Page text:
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Characterization of AlgMsp, an Alginate Lyase from Microbulbifer sp. 6532A

  • Steven M. Swift,

    Affiliation Institute for Bioscience and Biotechnology Research, University of Maryland, Rockville, Maryland, United States of America

  • Jeffrey W. Hudgens,

    Affiliations Institute for Bioscience and Biotechnology Research, University of Maryland, Rockville, Maryland, United States of America, National Institute of Standards and Technology, Biomolecular Measurement Division, Gaithersburg, Maryland, United States of America

  • Ryan D. Heselpoth,

    Affiliation Institute for Bioscience and Biotechnology Research, University of Maryland, Rockville, Maryland, United States of America

  • Patrick M. Bales,

    Affiliation Institute for Bioscience and Biotechnology Research, University of Maryland, Rockville, Maryland, United States of America

  • Daniel C. Nelson

    nelsond@umd.edu

    Affiliations Institute for Bioscience and Biotechnology Research, University of Maryland, Rockville, Maryland, United States of America, Department of Veterinary Medicine, University of Maryland, College Park, Maryland, United States of America

Characterization of AlgMsp, an Alginate Lyase from Microbulbifer sp. 6532A

  • Steven M. Swift, 
  • Jeffrey W. Hudgens, 
  • Ryan D. Heselpoth, 
  • Patrick M. Bales, 
  • Daniel C. Nelson
PLOS
x

Abstract

Alginate is a polysaccharide produced by certain seaweeds and bacteria that consists of mannuronic acid and guluronic acid residues. Seaweed alginate is used in food and industrial chemical processes, while the biosynthesis of bacterial alginate is associated with pathogenic Pseudomonas aeruginosa. Alginate lyases cleave this polysaccharide into short oligo-uronates and thus have the potential to be utilized for both industrial and medicinal applications. An alginate lyase gene, algMsp, from Microbulbifer sp. 6532A, was synthesized as an E.coli codon-optimized clone. The resulting 37 kDa recombinant protein, AlgMsp, was expressed, purified and characterized. The alginate lyase displayed highest activity at pH 8 and 0.2 M NaCl. Activity of the alginate lyase was greatest at 50°C; however the enzyme was not stable over time when incubated at 50°C. The alginate lyase was still highly active at 25°C and displayed little or no loss of activity after 24 hours at 25°C. The activity of AlgMsp was not dependent on the presence of divalent cations. Comparing activity of the lyase against polymannuronic acid and polyguluronic acid substrates showed a higher turnover rate for polymannuronic acid. However, AlgMSP exhibited greater catalytic efficiency with the polyguluronic acid substrate. Prolonged AlgMsp-mediated degradation of alginate produced dimer, trimer, tetramer, and pentamer oligo-uronates.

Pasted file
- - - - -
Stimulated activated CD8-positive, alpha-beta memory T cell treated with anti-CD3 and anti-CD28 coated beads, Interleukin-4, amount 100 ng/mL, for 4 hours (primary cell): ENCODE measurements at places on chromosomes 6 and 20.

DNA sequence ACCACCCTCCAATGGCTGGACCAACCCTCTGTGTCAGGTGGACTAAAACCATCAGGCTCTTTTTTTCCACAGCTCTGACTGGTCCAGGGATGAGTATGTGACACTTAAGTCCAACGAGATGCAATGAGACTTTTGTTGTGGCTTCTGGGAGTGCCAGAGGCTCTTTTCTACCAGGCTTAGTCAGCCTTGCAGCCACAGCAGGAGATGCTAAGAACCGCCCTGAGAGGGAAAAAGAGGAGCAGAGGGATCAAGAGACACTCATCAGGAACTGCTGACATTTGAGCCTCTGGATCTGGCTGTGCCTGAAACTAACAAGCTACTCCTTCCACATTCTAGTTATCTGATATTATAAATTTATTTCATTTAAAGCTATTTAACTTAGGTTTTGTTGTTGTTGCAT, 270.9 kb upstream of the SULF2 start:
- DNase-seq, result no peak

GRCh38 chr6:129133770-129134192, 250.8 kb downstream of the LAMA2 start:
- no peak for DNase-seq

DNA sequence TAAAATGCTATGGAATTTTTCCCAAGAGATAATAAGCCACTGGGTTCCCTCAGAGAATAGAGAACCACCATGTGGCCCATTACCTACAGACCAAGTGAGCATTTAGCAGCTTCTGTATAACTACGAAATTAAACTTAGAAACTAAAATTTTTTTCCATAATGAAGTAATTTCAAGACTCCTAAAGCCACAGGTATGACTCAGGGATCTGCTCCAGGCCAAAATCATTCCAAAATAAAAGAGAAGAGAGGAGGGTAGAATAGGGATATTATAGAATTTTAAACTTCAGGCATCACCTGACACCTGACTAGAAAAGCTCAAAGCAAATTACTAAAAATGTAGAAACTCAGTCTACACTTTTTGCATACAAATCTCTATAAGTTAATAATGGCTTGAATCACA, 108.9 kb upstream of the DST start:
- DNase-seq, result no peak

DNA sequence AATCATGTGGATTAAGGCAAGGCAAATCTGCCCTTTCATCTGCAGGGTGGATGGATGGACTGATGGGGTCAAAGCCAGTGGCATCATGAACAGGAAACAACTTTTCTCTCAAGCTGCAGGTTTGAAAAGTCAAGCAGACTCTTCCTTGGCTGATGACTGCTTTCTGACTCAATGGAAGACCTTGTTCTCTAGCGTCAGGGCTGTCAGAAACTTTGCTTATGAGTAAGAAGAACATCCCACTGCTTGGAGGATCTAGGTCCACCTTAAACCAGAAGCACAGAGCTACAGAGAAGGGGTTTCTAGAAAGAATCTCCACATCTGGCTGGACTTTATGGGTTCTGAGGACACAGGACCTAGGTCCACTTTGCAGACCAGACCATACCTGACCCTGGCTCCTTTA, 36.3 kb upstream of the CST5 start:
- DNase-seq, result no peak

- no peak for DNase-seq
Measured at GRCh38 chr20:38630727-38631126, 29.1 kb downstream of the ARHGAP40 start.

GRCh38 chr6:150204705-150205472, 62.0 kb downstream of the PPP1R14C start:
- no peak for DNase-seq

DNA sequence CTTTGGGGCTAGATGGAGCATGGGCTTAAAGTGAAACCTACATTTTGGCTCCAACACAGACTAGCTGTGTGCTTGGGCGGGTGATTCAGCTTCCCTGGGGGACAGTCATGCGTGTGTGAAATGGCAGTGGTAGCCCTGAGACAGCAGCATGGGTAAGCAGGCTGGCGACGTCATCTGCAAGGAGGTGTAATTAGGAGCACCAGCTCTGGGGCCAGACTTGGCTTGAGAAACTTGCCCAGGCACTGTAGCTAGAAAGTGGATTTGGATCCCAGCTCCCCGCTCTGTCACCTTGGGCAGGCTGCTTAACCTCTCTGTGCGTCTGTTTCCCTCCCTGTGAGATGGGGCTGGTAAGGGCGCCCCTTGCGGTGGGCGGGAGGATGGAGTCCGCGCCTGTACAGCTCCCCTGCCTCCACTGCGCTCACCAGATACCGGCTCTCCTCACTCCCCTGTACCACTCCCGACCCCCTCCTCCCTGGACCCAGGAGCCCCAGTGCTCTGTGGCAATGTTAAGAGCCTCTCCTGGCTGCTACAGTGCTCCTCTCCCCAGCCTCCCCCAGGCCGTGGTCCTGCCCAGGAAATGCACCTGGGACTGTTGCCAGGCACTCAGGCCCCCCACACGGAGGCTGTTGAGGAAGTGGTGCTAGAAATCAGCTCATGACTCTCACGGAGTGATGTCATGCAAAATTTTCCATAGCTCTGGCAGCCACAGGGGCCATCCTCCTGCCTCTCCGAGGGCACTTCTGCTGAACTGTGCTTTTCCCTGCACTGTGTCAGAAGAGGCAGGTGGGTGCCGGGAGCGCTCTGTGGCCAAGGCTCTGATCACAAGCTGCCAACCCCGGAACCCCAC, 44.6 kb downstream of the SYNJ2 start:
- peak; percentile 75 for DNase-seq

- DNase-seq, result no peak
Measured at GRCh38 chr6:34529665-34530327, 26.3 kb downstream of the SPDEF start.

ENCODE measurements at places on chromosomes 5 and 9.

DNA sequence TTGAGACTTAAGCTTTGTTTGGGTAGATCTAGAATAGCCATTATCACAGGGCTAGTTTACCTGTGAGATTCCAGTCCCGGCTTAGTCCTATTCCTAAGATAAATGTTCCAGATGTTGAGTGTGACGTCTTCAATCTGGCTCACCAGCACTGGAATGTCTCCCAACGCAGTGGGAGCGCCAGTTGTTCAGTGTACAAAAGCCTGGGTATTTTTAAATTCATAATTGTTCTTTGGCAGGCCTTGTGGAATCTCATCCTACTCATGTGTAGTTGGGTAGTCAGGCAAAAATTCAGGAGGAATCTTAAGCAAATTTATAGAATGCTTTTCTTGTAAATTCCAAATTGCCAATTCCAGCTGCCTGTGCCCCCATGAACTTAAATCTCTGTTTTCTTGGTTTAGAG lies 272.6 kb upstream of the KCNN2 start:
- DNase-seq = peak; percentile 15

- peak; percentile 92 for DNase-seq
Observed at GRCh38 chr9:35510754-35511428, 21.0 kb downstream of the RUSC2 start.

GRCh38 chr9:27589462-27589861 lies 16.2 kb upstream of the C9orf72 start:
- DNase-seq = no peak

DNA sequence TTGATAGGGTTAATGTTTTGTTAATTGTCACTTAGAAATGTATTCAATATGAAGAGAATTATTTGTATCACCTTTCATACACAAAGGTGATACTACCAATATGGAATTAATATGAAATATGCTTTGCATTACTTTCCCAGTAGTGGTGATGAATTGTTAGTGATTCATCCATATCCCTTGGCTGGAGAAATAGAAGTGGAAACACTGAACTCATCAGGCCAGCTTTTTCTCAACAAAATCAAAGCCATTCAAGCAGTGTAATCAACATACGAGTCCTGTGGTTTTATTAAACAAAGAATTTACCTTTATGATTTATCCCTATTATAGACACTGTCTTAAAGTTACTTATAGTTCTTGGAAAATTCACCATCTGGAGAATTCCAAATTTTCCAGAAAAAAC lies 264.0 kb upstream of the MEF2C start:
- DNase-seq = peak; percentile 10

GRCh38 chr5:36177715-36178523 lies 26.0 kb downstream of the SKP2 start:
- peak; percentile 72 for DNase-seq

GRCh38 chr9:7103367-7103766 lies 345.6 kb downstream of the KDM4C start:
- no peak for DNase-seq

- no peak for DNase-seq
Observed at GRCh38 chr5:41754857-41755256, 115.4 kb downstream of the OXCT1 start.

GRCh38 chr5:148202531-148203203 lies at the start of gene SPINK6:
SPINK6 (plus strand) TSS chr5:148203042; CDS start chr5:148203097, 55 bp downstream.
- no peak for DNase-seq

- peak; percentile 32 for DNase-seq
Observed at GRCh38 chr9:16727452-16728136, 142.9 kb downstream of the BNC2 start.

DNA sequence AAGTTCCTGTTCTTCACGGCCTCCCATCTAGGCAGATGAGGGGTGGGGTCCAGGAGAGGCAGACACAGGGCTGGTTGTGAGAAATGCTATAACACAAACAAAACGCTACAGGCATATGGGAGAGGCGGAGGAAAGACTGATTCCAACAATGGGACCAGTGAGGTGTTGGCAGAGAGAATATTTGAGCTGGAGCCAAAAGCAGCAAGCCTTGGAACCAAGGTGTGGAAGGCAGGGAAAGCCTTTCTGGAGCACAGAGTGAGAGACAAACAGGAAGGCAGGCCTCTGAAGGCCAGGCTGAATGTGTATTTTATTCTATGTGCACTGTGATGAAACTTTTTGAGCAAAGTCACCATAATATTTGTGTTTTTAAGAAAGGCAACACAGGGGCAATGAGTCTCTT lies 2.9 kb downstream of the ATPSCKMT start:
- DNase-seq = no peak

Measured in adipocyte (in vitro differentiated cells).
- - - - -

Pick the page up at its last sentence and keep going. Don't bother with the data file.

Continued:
Introduction

Alginate is a linear polysaccharide composed of two different uronic acids,β-D-mannuronic acid (M) and α-L-guluronic acid (G). These two uronic acids are present in alginate as polymannuronic acid blocks (polyM), polyguluronic acid blocks (polyG) and in mixed MG regions. Alginate is produced by seaweeds and by some Pseudomonas and Azobacter bacteria [1].

Alginate lyases are enzymes that degrade alginate by a β-elimination reaction that breaks the 1–4 O-linkage between the uronic acids in the linear polymer. This reaction results in the formation of a double bond between carbons 4 and 5 of the uronic acid that was linked at the 4th carbon. Alginate lyases can be endolyases, cutting the polysaccharide internally, or exolyases, cutting at the end of the polysaccharide [2], [3]. Alginate lyases can have substrate preferences for polyM or polyG present in the alginate.